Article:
I have loved Wheel of Fortune since it debuted in 1975 with Chuck Woolery as host and Susan Stafford as hostess. Now Pat Sajak and Vanna White serve similar roles.
I watched Wheel when the letters actually had to be turned
instead of turned on and when you were required to shop with your
winnings instead of just banking the cash and that makes the game
faster and richer for the contestants.
The game has changed in the last
30 years in many good ways. The prizes are better, the puzzles are more
creative. “RSTLNE” is given you to in the final puzzle and you then get
to add three more consonants and another vowel — and that adds great
pressure and intrigue to the endgame. The one thing that has never
changed is the sound of the wheel as it clackity-clacks between $10,000
mystery prizes and bankruptcies.
The sound of the spinning of the wheel
of the Wheel of Fortune
is as natural and recognizable as my own heartbeat.
Pat Sajak — who never should have had his excellent CBS late-night
show cancelled — is always funny and charming.
You know after a hard
day of work Pat will be there to bump up your spirits with a bad pun or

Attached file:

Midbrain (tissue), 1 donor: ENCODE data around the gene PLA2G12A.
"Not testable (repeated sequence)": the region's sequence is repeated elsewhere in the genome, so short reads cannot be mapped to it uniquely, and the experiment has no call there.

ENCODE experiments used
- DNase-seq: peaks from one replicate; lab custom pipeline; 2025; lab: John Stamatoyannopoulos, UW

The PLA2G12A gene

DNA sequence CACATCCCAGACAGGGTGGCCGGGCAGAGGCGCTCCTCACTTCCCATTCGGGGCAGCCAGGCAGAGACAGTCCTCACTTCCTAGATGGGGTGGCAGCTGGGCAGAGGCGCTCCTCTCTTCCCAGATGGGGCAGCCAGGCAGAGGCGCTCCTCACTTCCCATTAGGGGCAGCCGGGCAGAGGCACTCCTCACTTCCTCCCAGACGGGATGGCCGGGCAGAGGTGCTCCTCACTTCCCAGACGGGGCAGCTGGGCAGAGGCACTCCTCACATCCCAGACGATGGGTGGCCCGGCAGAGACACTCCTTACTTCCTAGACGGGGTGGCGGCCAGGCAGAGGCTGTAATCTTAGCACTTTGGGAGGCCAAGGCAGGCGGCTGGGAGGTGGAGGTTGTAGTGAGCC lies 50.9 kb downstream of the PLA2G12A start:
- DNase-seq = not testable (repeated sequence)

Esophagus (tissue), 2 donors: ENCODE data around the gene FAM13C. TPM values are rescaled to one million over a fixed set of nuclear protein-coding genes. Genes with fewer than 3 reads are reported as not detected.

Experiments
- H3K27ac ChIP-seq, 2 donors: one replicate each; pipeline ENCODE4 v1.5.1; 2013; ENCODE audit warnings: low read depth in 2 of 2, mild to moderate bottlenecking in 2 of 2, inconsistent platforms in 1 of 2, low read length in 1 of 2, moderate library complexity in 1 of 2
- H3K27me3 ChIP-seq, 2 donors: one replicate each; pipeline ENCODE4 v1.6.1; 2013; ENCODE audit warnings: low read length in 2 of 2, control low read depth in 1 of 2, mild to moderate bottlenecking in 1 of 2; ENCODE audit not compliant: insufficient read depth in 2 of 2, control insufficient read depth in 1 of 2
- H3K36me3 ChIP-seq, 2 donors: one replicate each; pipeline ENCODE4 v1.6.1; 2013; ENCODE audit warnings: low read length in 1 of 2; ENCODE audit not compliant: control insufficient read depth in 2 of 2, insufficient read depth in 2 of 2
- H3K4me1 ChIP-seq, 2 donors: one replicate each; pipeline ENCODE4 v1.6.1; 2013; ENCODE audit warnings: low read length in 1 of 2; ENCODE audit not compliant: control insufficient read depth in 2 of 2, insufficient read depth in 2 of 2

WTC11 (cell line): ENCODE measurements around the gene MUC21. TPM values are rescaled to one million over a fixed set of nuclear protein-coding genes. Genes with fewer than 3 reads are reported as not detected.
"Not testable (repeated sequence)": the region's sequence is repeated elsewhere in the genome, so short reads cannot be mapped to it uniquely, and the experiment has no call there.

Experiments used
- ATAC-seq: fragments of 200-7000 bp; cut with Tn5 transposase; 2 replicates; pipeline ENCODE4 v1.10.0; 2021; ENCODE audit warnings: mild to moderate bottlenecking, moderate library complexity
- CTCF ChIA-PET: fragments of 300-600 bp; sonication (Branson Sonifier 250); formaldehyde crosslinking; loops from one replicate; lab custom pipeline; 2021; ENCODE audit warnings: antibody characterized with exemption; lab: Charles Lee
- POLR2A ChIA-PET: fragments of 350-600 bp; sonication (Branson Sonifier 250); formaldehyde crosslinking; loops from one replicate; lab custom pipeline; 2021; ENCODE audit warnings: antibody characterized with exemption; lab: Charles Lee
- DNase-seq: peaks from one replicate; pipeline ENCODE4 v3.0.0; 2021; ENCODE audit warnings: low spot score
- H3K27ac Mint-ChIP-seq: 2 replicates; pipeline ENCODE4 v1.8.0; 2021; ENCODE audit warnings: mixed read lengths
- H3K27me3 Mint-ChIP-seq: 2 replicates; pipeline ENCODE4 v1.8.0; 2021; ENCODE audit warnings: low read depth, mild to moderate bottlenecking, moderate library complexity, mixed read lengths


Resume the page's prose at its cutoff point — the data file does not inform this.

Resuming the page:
a disconnected aside.
Vanna White — who fought hard a few years ago not to be forcibly
retired from the show because of her advancing age — has sometimes
been on the blunt end of mean jokes from comedians who do not
understand the delight of the woman or her show, but Vanna has always
endured and demurred and sustained a career as she pokily reveals the
letters in the puzzle.
I enjoy Wheel more than Jeopardy because I can let the Wheel
wash over me without having to be exactly correct in my guessing.
a sign of a genius mind or of a terrible player that I can always seem
to fit three solutions into the Wheel puzzles when the actual
contestants are only allowed to give one? On a cold and wintry day in
New Jersey like today where you can’t see out the windows because a
blizzard is embedding itself in the screen and 14 inches of white stuff
is sleeping — and still falling — right outside your door, seeking
warmth and comfort in memories as near as your local television creates
an inner glow that cannot be condemned or collapsed by Mother Nature’s
current freezing blanket.